Dance Styles - Differences and Similarities

When we talk about dance styles we are not just talking about the different types of dances. Dance styles can also include the interpretation of a particular type of dance in a particular style. Before we can look at dance styles differences and similarities it is necessary to find out more about what a dance style it and how it affects types of dance.

What is a dance style?

No, it is not the tango or the cha-cha! These are actually called dance steps! A dance style is how a dance step is carried out and how it is being danced. There are two predominant styles of dance – American style and International style.

The American style is favoured by the USA and was founded in the American dance studios. Arthur Murray and Fred Astaire both ascribed to this style. The British founded the International style by standardising their dance steps through dance schooling such as the International Dance Teacher’s Association.

Nowadays, most countries use International style, but in certain places such as North America, both styles are commonly used. This means that any type of dance, even Latin dances, are performed in both styles. Other names for American style are Smooth or American Smooth, and Latin dance in American style is called USA Rhythm. People also refer to International style as Modern dance style.

Differences and similarities

There are obvious variations between the two styles, but the most notable difference is that the two styles contain and teach dissimilar dance steps. For instance, American Ballroom Style will only teach four dances while International style has five. International will teach the Slow Foxtrot and the Quickstep, neither of which is part of American Style.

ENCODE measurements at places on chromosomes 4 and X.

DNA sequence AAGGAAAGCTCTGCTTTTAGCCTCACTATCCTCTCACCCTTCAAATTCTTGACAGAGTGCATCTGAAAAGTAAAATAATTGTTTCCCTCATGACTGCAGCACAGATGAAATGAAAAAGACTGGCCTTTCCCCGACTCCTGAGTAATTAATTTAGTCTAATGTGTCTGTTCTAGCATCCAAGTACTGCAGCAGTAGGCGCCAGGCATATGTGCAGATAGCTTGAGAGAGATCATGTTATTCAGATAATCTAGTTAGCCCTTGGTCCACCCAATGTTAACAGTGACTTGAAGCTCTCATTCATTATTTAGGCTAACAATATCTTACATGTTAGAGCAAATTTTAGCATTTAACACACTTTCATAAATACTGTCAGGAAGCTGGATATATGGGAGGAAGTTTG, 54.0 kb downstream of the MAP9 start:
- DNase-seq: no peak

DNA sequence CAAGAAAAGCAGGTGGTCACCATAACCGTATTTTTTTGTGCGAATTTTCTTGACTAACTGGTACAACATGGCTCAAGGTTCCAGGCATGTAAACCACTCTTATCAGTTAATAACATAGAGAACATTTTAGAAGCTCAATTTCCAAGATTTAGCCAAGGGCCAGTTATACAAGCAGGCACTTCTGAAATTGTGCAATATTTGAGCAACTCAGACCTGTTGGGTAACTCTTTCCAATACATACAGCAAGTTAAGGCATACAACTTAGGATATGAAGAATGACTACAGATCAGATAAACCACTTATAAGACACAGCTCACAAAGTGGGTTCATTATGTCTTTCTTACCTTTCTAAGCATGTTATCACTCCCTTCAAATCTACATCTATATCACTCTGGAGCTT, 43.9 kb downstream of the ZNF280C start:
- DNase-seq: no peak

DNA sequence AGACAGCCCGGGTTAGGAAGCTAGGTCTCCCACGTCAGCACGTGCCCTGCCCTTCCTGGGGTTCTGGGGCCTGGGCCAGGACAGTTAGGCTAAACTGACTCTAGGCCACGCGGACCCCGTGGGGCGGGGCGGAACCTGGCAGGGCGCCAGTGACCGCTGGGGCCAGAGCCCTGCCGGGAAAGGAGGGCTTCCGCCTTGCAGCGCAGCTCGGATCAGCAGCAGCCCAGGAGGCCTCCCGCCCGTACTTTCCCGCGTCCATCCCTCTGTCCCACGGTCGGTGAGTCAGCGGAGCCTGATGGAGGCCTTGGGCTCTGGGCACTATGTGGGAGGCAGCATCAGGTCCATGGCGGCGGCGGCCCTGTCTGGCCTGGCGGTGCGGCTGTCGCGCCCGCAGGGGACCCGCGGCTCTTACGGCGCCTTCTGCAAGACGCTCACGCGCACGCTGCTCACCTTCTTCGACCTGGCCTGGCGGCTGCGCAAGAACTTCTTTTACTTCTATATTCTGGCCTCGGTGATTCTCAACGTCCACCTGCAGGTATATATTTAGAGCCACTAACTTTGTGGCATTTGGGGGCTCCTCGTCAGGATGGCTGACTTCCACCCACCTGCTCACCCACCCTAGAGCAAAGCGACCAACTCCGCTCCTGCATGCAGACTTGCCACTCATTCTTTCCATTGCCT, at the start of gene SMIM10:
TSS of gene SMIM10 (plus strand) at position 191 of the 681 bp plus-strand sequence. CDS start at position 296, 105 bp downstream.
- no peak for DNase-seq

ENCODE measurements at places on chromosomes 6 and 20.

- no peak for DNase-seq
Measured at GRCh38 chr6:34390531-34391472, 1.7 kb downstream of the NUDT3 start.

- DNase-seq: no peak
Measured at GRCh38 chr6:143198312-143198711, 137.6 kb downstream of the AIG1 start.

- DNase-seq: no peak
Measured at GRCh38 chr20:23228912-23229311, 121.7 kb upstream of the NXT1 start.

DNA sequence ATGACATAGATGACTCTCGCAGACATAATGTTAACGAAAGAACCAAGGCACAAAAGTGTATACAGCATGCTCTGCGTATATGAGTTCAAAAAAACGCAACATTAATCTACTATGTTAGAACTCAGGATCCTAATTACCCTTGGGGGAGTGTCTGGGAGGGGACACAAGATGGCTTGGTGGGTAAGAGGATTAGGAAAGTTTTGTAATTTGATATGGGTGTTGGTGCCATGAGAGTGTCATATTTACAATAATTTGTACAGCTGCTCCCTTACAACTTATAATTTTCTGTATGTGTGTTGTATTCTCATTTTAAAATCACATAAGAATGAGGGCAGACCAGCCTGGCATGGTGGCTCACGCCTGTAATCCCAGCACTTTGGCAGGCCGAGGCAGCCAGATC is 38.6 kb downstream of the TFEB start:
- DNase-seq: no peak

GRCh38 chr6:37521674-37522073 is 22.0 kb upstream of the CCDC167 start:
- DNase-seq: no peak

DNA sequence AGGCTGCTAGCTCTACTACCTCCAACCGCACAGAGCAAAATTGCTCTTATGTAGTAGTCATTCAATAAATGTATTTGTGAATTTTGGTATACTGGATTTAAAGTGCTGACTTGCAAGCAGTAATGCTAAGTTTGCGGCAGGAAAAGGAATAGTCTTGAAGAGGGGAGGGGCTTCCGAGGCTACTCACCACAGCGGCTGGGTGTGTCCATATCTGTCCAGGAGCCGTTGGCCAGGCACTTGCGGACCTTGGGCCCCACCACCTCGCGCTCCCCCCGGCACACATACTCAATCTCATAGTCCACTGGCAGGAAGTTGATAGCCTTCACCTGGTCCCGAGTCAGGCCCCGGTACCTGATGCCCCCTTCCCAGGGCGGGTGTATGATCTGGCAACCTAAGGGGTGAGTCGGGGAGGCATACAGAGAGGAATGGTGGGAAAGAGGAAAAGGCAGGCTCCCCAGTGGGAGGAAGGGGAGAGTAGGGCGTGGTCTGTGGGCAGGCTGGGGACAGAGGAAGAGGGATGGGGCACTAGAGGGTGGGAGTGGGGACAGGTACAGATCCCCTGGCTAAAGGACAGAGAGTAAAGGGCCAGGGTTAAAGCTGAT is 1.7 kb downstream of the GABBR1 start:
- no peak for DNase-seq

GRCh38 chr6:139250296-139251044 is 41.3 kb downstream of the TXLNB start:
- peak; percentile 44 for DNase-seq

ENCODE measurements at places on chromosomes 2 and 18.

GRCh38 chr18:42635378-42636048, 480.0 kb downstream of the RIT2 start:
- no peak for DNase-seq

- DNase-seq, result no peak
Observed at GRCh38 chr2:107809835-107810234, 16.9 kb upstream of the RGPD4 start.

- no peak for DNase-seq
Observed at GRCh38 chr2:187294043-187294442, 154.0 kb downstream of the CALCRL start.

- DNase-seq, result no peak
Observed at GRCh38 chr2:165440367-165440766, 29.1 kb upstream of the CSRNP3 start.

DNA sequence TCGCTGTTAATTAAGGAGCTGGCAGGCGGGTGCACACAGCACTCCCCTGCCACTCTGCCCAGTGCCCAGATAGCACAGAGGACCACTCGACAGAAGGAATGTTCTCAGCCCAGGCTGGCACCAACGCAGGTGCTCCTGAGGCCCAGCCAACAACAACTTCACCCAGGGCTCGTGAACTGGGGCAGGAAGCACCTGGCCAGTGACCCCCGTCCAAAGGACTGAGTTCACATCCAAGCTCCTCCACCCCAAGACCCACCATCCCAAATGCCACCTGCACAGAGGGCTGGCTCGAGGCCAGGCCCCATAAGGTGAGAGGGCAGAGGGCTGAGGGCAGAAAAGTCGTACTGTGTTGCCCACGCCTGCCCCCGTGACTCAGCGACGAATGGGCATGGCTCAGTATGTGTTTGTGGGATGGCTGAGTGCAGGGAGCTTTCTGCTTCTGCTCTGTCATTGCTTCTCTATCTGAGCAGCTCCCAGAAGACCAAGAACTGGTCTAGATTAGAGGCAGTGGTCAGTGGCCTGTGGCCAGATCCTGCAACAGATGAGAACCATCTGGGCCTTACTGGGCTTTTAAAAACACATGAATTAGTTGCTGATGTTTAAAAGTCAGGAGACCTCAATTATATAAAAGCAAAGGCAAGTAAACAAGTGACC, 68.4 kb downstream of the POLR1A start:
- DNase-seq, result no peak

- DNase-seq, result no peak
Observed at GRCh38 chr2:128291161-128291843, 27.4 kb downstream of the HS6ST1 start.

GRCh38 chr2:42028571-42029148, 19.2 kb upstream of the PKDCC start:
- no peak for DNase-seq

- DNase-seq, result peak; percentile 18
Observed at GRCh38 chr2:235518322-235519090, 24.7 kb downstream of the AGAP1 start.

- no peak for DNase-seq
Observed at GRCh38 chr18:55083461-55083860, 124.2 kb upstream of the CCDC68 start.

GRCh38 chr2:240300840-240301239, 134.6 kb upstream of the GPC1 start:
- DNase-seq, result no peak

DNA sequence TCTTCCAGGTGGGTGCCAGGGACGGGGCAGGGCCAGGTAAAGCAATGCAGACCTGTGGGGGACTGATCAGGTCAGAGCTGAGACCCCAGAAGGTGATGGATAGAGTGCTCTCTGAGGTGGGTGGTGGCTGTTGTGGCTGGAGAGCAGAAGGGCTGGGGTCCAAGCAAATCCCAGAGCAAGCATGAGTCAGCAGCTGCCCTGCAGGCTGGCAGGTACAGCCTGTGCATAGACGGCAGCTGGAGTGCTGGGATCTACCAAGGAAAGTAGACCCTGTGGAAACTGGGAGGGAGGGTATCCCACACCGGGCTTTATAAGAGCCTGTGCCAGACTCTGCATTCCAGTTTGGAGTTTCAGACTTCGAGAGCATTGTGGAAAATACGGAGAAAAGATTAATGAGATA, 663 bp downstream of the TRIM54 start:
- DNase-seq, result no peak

American Latin contains the Bolero and Samba while International will teach the Samba. Even though both styles do teach the Rumba, the steps and the flow are likely to be different, but based on the same principles. Even the tempo and dancing figures are diverse. For instance Smooth style allows partners more freedom to release arms and will allow movements such as dips, turns or dancing side to side – none of which is acceptable in International standard. Body positions in the slower dances such as the Viennese Waltz are also different and the rises and turns are done differently.

How can you tell the difference?

You can distinguish between the two styles by noting two things: position and leg action. The most important indicator of style is the dance positions. If the positions are closed, arms permanently linked or entangled, it is likely to be International. American favours a more open position with independent moves. Latin dances can be distinguished by the leg movements of the dancer – a straight leg action will usually be International Latin.

Arthur Murray dance studios teach all steps of ballroom and Latin dance and are experts on the flow and the positioning of their steps. Call your local studio to make use of your complementary first lesson and to find your own style and steps.